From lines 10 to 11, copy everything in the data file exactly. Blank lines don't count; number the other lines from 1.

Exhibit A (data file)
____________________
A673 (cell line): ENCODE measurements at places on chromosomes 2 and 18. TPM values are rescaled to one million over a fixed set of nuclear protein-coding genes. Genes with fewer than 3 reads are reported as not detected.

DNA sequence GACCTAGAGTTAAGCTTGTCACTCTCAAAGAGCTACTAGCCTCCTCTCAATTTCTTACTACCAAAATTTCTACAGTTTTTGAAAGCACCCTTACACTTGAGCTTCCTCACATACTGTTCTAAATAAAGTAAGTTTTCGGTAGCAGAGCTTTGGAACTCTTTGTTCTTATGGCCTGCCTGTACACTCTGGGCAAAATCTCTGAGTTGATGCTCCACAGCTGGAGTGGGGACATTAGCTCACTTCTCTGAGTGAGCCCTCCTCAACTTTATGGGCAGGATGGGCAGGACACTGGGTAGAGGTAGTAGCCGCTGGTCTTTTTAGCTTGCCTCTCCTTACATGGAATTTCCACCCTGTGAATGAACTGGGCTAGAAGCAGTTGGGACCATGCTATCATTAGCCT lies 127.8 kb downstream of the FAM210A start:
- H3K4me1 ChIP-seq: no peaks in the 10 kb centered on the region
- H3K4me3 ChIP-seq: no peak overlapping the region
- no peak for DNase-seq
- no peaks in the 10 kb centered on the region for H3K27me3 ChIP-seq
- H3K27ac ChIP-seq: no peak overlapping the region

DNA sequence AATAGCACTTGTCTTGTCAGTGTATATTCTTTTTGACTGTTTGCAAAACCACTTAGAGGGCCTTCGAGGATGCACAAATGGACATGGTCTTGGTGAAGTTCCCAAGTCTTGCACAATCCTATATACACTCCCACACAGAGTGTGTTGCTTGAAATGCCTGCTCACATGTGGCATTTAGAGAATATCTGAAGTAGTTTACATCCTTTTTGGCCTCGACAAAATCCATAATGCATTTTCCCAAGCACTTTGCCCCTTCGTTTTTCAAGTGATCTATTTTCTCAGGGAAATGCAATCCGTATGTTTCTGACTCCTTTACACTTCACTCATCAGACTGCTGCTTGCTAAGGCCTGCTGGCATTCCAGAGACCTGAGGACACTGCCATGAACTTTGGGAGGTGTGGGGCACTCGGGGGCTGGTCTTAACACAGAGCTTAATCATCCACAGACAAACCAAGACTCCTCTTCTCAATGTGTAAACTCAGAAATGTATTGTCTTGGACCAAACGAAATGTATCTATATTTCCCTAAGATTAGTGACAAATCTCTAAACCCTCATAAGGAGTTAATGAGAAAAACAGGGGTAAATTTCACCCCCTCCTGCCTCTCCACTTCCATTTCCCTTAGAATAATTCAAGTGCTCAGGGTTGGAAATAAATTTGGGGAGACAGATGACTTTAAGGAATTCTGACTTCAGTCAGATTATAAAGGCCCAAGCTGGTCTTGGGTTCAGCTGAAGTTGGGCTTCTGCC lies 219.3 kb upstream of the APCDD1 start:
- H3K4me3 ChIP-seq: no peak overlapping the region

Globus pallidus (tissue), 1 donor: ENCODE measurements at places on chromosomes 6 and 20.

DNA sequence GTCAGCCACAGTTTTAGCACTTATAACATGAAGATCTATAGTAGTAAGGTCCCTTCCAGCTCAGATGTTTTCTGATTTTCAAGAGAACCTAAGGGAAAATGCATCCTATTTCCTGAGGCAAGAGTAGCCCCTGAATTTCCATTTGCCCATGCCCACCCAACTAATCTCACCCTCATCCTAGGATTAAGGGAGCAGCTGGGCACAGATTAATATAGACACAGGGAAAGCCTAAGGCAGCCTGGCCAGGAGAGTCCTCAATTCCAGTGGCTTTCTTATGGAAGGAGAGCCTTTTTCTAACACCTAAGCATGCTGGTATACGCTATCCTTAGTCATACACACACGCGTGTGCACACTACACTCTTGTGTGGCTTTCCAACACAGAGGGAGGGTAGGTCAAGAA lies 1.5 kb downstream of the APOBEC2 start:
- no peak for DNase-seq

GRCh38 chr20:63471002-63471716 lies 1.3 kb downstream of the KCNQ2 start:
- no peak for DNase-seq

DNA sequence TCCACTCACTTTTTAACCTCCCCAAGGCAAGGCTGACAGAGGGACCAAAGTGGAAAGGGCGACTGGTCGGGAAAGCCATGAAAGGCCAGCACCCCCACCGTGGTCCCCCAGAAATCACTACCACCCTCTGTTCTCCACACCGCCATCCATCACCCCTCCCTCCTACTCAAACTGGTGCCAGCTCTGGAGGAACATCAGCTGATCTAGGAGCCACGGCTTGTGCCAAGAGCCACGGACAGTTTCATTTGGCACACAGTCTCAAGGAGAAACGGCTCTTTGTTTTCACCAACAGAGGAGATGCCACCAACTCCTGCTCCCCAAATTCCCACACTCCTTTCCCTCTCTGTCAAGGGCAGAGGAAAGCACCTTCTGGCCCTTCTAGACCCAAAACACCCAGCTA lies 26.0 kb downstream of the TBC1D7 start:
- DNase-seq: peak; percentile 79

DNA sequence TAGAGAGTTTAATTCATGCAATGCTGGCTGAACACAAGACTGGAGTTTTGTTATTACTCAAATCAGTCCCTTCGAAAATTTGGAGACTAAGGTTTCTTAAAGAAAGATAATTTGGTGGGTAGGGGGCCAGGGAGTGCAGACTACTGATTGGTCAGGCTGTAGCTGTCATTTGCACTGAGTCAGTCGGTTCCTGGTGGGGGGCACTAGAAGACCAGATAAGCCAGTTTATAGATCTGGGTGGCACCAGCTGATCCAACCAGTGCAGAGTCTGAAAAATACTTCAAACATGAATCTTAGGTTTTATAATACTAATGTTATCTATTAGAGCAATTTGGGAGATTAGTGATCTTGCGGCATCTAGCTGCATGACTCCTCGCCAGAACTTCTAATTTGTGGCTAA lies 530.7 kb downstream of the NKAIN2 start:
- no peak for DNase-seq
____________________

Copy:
Globus pallidus (tissue), 1 donor: ENCODE measurements at places on chromosomes 6 and 20.

DNA sequence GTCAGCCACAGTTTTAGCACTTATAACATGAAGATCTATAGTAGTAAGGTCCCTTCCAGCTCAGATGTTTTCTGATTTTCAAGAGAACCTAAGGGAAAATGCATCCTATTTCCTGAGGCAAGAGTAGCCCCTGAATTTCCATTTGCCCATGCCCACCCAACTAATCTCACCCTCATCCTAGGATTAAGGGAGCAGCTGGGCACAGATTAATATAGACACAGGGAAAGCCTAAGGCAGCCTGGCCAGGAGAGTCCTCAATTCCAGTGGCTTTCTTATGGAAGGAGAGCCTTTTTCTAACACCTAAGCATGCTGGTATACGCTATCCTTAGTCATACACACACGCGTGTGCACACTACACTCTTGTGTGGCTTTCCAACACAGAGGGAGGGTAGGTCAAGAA lies 1.5 kb downstream of the APOBEC2 start: